The Learned Collector

Mythological Statuettes and Classical Taste in Late Antique Gaul
Lea M. Stirling
The first empire-wide study to examine the eclectic marble statuettes collected and displayed by the wealthiest Roman aristocrats


Inspired by a classical education, wealthy Romans populated the glittering interiors of their villas and homes with marble statuettes of ancestors, emperors, gods, and mythological figures. In The Learned Collector, Lea M. Stirling shows how the literary education received by all aristocrats, pagan and Christian alike, was fundamental in shaping their artistic taste while demonstrating how that taste was considered an important marker of status. Surveying collections across the empire, Stirling examines different ways that sculptural collections expressed not only the wealth but the identity of their aristocratic owners.

The majority of statues in late antique homes were heirlooms and antiques. Mythological statuary, which would be interpreted in varying degrees of complexity, favored themes reflecting aristocratic pastimes such as dining and hunting. The Learned Collector investigates the manufacture of these distinctive statuettes in the later fourth century, the reasons for their popularity, and their modes of display in Gaul and the empire.

Although the destruction of ancient artwork looms large in the common view of late antiquity, statuary of mythological figures continued to be displayed and manufactured into the early fifth century. Stirling surveys the sculptural decor of late antique villas across the empire to reveal the universal and regional trends in the late antique confluence of literary education, mythological references, aristocratic mores, and classicizing taste. Deftly combining art historical, archaeological, and literary evidence, this book will be important to classicists and art historians alike. Stirling's accessible writing style makes this an important work for scholars, students, and anyone with an interest in Roman statues of this era.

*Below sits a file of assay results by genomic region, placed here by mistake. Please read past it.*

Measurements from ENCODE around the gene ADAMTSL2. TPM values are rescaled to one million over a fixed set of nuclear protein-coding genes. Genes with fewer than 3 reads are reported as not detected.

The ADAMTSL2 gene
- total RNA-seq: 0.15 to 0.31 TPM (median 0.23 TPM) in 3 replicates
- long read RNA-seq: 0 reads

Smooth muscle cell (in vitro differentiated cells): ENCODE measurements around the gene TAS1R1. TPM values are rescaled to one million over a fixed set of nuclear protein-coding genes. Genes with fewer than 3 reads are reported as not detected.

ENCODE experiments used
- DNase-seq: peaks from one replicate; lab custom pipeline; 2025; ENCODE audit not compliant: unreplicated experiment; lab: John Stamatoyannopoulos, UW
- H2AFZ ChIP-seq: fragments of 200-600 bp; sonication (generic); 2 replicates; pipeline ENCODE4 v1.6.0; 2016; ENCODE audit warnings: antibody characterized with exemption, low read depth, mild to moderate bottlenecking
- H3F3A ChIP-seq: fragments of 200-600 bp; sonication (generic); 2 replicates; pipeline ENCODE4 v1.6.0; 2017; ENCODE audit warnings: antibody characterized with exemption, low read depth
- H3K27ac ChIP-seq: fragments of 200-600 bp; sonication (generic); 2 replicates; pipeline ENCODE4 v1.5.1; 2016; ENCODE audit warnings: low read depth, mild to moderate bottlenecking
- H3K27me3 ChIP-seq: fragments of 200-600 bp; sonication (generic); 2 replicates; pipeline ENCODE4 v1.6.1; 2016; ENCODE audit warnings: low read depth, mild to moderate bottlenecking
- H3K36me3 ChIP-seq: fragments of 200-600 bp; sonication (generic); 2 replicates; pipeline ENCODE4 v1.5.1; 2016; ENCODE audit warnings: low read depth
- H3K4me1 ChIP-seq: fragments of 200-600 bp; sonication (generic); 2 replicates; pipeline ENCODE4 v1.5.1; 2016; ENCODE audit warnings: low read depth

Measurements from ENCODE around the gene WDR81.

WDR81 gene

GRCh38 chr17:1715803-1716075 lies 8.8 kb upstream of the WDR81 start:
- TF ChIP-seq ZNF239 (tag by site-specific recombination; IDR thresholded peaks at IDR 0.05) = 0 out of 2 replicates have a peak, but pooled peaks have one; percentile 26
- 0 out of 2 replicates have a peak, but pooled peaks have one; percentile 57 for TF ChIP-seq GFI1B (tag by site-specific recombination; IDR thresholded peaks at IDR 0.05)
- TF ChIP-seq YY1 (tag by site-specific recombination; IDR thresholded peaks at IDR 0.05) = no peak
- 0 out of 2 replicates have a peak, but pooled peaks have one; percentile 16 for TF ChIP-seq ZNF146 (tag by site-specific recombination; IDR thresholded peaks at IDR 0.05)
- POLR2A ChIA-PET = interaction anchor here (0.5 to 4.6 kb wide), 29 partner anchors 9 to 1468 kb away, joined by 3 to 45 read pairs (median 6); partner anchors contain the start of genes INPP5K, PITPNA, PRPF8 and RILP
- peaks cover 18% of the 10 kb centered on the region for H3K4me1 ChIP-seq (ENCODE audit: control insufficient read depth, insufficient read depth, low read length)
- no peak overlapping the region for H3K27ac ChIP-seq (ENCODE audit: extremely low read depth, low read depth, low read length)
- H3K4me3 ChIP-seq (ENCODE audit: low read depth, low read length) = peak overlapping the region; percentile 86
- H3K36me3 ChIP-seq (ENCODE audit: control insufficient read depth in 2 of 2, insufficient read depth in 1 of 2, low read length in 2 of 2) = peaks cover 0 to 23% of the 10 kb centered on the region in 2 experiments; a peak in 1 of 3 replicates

Lea M. Stirling is Associate Professor of Classics at the University of Manitoba and holds a Canada Research Council Chair in Roman Archaeology. She co-directs excavations at the ancient city of Leptiminus, Tunisia.

Praise / Awards

  • "In a lucid study of the sculptural decor of Roman villas in Gaul, Stirling evokes a cultured and cosmopolitan world that championed pagan values in the face of emerging Christianity."
    —Elizabeth Bartman, Independent scholar, New York City
  • "In a most accomplished study of a remarkable phenomenon—Stirling assesses collecting, taste and display in the elite domestic context of Late Antique Gaul. Her excellent and comprehensive account examines issues of Classical learning, antiquarianism and the survival of pagan mythology in what was already and rapidly becoming a Christian culture."
    —Jas Elsner, Corpus Christi College, Oxford
  • "Lea Stirling's effective and elegant study shows how pagan gods and heroes lived on under a Christian empire in small, private, often exquisite marble figures. This is an evocative and carefully crafted book."
    —R.R.R. Smith, University of Oxford
  • "Stirling's bold reevaluation provides a long-overdue corrective to past presumptions that pagan statuary vanished from the Christian Roman world."
    —Ralph Mathisen, Professor of History and Classics, University of Illinois, Urbana/Champaign

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Copyright © 2005, University of Michigan. All rights reserved.

Product Details

  • 6 x 9.
  • 336pp.
  • drawings, 51 B&W photographs, 1 map.
Available for sale worldwide

  • Hardcover
  • 2005
  • Available
  • 978-0-472-11433-7

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  • $94.95 U.S.

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